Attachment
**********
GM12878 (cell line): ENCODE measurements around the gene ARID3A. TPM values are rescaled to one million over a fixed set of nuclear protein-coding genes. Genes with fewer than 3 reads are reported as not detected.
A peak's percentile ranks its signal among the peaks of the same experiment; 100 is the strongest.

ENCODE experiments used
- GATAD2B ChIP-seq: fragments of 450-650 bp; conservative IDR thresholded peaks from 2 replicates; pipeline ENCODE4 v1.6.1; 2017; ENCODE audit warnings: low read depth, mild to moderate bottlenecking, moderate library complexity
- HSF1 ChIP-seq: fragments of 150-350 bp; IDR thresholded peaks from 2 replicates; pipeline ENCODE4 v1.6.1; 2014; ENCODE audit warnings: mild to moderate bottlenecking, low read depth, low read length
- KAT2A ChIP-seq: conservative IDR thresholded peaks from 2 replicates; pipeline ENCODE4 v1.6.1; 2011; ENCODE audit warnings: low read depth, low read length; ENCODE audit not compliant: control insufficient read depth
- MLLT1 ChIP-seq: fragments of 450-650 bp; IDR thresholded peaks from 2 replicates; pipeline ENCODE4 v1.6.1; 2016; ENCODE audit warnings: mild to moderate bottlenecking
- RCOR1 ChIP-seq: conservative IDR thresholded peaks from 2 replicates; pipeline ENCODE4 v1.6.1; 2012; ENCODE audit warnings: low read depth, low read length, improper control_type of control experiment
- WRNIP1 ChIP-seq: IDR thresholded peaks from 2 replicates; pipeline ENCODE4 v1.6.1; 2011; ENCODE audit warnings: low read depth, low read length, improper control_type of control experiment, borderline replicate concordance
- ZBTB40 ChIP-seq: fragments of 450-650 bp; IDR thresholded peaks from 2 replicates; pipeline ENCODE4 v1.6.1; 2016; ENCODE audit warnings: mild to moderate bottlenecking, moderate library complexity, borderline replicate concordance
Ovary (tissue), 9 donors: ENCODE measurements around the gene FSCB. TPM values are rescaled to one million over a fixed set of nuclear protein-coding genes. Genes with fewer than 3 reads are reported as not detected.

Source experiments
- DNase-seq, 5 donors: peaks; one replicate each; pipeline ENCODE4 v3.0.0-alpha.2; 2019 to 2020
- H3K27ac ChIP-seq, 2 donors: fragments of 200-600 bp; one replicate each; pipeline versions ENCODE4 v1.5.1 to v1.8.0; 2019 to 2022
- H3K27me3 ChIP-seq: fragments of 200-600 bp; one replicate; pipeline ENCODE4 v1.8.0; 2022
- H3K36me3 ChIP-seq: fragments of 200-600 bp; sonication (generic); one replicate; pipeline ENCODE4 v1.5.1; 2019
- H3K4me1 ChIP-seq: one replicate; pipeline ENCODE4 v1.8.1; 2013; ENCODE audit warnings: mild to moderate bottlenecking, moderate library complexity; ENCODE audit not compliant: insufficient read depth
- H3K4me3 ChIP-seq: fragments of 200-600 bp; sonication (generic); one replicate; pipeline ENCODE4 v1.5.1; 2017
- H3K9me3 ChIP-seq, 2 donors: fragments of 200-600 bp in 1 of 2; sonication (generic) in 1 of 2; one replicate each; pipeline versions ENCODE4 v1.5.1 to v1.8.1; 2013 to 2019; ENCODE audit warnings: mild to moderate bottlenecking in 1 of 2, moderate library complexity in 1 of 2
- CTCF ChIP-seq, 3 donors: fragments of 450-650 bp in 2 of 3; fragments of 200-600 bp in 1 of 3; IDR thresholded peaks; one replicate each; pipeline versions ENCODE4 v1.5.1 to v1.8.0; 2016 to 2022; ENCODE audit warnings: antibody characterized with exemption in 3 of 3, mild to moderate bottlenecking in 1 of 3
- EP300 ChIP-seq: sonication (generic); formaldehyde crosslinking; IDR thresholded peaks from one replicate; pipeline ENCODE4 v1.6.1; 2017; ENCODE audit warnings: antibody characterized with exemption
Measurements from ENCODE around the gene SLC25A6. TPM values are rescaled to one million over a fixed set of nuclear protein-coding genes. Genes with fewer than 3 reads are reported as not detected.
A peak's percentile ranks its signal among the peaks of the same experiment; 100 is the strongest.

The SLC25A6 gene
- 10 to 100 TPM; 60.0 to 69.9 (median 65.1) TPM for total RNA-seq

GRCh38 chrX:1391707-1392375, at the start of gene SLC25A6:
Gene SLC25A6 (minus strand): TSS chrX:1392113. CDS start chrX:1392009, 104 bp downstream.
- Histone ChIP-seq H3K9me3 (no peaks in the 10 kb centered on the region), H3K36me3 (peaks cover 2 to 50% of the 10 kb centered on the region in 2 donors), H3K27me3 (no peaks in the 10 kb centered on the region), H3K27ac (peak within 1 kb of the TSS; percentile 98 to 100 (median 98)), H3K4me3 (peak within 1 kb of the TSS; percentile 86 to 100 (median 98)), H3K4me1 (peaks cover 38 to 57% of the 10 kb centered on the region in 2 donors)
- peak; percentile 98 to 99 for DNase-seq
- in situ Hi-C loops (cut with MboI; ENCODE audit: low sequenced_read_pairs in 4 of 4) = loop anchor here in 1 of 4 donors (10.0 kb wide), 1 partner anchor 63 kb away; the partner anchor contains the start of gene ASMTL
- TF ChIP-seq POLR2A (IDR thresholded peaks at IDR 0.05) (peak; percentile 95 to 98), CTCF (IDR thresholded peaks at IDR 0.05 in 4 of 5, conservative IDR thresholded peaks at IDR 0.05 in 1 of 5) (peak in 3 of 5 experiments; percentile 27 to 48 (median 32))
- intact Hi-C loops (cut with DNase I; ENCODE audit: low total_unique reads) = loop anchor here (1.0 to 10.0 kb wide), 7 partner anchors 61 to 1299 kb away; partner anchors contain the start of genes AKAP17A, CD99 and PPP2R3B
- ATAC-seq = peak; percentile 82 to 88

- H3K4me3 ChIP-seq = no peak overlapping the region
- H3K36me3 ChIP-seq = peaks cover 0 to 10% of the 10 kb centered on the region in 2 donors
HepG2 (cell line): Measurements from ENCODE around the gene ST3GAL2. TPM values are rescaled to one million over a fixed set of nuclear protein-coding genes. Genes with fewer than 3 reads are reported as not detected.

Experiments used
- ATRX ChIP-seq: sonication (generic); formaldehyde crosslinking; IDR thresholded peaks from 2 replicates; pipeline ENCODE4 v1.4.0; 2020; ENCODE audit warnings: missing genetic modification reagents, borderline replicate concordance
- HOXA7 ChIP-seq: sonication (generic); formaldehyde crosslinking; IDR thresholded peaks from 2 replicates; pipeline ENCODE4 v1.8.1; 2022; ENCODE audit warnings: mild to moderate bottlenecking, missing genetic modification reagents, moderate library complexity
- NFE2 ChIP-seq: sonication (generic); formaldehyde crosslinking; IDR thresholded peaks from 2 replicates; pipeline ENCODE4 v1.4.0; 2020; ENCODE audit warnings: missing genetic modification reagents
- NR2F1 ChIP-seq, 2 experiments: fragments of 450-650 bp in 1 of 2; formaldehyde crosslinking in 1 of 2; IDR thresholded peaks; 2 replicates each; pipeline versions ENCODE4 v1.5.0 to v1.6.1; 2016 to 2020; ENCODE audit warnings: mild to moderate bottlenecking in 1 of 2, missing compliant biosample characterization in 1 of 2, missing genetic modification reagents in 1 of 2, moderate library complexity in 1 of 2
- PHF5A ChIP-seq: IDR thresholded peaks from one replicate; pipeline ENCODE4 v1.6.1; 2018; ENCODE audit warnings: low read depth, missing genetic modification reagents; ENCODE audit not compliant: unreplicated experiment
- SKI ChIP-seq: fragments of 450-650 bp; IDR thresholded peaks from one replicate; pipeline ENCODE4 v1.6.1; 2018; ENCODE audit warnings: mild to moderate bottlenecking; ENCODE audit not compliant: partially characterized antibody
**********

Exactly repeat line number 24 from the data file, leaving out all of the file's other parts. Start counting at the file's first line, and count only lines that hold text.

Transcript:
The SLC25A6 gene